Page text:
Courtesy of Friel Films

Probationary youths staging 'Macbeth' experience some mildly spooky phenomena in this Michigan-shot thriller.

A long, mild road to a murky payoff, “A Haunting in Cawdor” stirs some supernatural suspense around an ad hoc company of young offenders mounting that bad-luck token among stage classics, “Macbeth.” Phil Wurtzel’s Michigan-shot feature wants us to keep guessing whether the vaguely spooky goings-on are all in the troubled heroine’s head, due to the “cursed” play, ghosts or something else — but it’s increasingly hard to care, and the resolution pretty much chooses “all of the above.” This uninspired if competently made low-budget indie is likely to underwhelm horror fans as it opens on single screens in 10 cities this Friday, and in subsequent home-format release.

Laying on the portent with a trowel the second Vivian (Shelby Young, “Nightlight”) gets off the bus in the titular burg, the pic immediately pegs her as a disturbed girl beset by unreliable visions and noises. It’s odd, then, that she’s been released (we eventually discover) from a series of psych wards to serve 90 final days in the company of a dozen or so other probationary youths reaching the end of conventional petty-criminal-offense sentences. Good behavior has gotten them farmed out to the Cawdor Barn Theater (actually a historic summer-stock venue in Augusta, Mich., near Battle Creek), where they’ll finish their terms acting Shakespeare for good cop/artistic director Lawrence (Cary Elwes), a onetime Broadway talent, when not doing calisthenics and chores for bad cop/camp supervisor Chuck (Charlie King), a no-nonsense ex-con.

Naturally cast as Lady Macbeth, the unstable Vivian experiences lots of boo-scare phenomena no one else seems to notice, along with visits from a friendly local guy (“Twilight’s” Michael Welch) whom no one else interacts with, either. It’s rumored that a prior production here of the Scottish play somehow led to tragedy, while a psychiatrist (Patrick Floch) drops in from Ann Arbor to warn Lawrence that Vivian, a trauma survivor, is probably not ideally suited to act out a theatrical bloodbath as behavioral therapy.

Though never outright dull, “A Haunting in Cawdor” manages to provide few incidents of genuine interest while leaving potentially rewarding character and thematic elements unexplored. There’s little exploitation of ye olde life-reflecting-art tack typical of backstage thrillers; apart from amiable Tina (Bethany Edlund) and obnoxious Brian (Philip David Black), the other inmates are scarcely differentiated. It’s not until the film’s last half-hour that some things actually happen — including the inevitable near-death by mysteriously falling lighting rig — and even then, they’re not very surprising or suspenseful. Those who measure horror value by gore or death count will be sorely aggrieved (they’d be better off with any actual “Macbeth”). More dismayingly, Wurtzel simply doesn’t eke much atmosphere or narrative purpose out of a script that never stops feeling generic and undercooked.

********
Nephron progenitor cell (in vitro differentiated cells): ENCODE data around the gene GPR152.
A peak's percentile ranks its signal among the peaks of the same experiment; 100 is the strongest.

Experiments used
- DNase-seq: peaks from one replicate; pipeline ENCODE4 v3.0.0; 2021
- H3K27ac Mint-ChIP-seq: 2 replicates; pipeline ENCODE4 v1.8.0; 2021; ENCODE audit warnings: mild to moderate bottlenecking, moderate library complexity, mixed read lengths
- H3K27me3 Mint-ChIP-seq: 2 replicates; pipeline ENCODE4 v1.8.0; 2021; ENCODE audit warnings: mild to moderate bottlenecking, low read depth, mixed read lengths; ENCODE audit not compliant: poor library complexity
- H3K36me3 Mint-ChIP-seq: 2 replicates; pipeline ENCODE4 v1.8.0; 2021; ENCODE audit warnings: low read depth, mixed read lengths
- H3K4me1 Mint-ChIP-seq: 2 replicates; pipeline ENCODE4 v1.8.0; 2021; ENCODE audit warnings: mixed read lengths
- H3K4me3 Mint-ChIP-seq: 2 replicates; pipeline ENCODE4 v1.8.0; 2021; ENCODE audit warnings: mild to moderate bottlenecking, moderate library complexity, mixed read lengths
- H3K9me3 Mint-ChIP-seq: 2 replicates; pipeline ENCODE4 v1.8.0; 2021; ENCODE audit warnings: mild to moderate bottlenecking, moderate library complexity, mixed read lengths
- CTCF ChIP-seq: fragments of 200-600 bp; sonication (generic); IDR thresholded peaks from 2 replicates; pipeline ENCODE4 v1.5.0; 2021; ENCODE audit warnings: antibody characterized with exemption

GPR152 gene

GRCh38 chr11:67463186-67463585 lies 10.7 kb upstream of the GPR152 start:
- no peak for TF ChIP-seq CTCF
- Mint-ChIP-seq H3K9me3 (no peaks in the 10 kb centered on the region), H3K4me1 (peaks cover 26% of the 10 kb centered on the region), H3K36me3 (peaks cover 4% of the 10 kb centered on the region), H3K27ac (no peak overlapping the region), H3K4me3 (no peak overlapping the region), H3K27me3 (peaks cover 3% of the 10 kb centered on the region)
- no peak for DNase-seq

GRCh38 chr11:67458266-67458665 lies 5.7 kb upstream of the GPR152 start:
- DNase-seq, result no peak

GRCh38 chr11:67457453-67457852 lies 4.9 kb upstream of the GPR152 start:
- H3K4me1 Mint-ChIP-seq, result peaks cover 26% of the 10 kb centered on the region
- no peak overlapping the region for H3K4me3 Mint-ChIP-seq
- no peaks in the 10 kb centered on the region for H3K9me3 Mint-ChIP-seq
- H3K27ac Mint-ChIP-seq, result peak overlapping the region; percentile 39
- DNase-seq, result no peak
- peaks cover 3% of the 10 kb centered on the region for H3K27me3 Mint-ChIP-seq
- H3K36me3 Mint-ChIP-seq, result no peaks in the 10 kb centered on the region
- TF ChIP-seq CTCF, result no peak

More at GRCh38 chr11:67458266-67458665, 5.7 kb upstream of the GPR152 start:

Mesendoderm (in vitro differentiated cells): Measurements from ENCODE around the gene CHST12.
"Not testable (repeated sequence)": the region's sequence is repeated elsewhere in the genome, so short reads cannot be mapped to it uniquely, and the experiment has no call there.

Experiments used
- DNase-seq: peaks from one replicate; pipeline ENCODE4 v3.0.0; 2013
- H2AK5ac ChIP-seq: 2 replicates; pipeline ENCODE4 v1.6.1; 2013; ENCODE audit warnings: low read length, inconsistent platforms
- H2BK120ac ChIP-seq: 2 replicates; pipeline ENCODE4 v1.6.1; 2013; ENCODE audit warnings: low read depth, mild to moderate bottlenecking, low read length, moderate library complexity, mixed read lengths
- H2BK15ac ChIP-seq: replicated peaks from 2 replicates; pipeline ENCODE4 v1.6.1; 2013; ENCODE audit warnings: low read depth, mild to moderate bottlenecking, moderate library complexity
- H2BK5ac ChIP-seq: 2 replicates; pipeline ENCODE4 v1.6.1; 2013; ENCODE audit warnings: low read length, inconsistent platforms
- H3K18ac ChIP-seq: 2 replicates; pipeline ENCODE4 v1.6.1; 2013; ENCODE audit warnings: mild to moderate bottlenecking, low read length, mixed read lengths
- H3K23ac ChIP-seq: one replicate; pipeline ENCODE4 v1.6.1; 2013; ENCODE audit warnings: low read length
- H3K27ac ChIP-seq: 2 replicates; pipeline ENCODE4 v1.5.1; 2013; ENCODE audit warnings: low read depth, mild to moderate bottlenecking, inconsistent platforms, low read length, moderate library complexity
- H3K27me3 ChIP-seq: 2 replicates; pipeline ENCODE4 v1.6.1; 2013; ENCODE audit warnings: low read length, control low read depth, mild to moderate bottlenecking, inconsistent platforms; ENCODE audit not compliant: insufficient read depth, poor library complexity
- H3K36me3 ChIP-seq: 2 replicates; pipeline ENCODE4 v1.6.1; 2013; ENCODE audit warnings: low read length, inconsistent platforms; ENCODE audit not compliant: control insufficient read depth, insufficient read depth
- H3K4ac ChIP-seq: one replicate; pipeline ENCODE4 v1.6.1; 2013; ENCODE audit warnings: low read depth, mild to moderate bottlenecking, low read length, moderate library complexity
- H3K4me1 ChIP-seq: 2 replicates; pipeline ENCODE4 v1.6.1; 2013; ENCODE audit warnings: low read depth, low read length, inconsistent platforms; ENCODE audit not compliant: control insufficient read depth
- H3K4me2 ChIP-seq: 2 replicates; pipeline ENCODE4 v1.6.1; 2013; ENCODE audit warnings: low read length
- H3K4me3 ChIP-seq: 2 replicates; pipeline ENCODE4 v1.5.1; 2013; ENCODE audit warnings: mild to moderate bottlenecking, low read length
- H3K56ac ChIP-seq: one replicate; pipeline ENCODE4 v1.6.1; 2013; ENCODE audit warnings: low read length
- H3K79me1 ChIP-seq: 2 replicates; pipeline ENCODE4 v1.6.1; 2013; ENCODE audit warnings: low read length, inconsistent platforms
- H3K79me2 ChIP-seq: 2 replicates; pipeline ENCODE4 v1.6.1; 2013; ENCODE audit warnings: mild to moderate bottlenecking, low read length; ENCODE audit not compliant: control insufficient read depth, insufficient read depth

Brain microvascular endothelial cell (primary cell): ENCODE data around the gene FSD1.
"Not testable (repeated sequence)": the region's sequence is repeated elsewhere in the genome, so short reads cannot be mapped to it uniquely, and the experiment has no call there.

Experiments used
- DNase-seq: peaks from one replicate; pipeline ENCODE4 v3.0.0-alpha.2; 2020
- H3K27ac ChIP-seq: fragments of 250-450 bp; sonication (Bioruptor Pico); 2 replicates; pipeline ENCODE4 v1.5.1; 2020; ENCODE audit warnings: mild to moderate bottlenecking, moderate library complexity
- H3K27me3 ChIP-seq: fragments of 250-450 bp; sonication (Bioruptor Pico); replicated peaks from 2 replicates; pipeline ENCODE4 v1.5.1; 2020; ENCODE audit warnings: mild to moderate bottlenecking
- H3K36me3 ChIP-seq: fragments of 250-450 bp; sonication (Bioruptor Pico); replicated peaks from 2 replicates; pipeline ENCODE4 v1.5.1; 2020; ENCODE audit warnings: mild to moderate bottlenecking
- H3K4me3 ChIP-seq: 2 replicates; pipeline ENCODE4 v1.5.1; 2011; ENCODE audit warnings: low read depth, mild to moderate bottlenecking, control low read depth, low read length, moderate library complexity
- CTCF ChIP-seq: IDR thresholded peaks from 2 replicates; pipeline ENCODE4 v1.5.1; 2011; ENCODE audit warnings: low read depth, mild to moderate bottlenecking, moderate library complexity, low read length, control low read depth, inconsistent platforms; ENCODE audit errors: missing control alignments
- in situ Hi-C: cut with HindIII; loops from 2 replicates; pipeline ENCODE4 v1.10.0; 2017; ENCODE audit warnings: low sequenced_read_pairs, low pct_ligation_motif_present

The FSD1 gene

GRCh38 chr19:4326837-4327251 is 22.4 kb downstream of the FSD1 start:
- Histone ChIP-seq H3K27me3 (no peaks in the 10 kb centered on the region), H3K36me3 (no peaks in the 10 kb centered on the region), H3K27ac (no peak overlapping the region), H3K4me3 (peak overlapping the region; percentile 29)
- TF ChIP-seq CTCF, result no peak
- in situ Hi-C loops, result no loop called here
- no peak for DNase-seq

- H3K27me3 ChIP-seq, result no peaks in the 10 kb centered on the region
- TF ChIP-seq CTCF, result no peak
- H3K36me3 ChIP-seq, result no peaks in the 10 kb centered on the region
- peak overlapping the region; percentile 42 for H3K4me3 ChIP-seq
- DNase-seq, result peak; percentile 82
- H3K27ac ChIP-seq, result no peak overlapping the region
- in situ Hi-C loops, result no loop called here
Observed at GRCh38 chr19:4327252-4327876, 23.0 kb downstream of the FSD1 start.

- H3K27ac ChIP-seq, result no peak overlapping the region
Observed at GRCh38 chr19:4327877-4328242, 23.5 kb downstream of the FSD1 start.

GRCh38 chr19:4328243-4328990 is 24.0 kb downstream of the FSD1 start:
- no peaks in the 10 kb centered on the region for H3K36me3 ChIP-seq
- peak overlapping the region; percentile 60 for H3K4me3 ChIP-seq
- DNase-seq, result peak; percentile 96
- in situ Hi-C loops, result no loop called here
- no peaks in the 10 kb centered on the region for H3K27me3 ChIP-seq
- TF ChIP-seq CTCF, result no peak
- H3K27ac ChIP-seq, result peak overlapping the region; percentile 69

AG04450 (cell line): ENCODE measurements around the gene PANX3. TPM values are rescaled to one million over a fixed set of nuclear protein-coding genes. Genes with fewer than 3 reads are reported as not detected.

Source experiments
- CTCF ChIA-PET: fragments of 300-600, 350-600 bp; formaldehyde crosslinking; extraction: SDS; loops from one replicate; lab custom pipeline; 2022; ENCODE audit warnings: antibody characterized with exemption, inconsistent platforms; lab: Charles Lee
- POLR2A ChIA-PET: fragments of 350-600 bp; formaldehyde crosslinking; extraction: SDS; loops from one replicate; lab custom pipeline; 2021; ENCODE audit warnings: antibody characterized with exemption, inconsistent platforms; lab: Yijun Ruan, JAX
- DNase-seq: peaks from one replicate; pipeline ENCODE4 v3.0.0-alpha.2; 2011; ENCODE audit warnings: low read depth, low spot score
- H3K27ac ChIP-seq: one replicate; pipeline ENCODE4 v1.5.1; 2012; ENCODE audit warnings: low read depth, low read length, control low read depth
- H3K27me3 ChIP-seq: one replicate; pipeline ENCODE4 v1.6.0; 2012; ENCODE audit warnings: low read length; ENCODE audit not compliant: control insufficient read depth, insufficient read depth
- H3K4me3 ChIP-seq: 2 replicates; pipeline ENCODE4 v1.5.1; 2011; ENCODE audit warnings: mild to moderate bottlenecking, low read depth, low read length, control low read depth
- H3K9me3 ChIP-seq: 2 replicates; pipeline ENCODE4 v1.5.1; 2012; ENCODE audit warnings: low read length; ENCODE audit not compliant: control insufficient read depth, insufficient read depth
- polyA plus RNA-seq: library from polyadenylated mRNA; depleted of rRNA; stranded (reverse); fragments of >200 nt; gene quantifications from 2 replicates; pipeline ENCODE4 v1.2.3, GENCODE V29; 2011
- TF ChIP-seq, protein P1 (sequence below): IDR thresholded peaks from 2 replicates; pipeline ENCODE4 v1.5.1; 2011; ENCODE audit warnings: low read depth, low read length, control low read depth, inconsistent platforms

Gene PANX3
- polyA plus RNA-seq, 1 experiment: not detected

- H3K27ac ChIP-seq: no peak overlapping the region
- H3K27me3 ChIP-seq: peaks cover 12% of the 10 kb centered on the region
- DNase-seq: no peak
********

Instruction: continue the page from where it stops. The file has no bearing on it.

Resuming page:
The performers are adequate but not given a lot to work with; Elwes and King fare best with the sketchy material. Tech/design elements are pro if unimaginative.

Film Review: 'A Haunting in Cawdor'

Reviewed online, San Francisco, March 8, 2016. Running time: 102 MIN.


An Uncork’d Entertainment release of a Friel Films presentation. Produced by Phil Wurtzel, Larry A. Lee, Lolly Howe.


Directed, written by Phil Wurtzel. Camera (color, widescreen, HD), Stephen Smith; editor, Thomas Sabinsky; music, Todd Maki; production designer, Kelly Anne Ross; costume designer, Jenna Ritter; sound, Robert Langley; sound designer, Matt Davies; re-recording mixer, Kevin Hill; assistant director, Michael D. Bryant; casting, Sherrie Henderson, Dan Velez.


Cary Elwes, Shelby Young, Michael Welch, Alexandria DeBerry, Charlie King, Bethany Edlund, Julie Grisham, Samantha Rickard, Anna Bradley, Philip David Black, Patrick Hunter, Jamey Grisham, David Rolando, Jordan Moody, Penelope Alex Ragotzy, Patrick Floch, Scott T. Whitesell, Bob Stuart.

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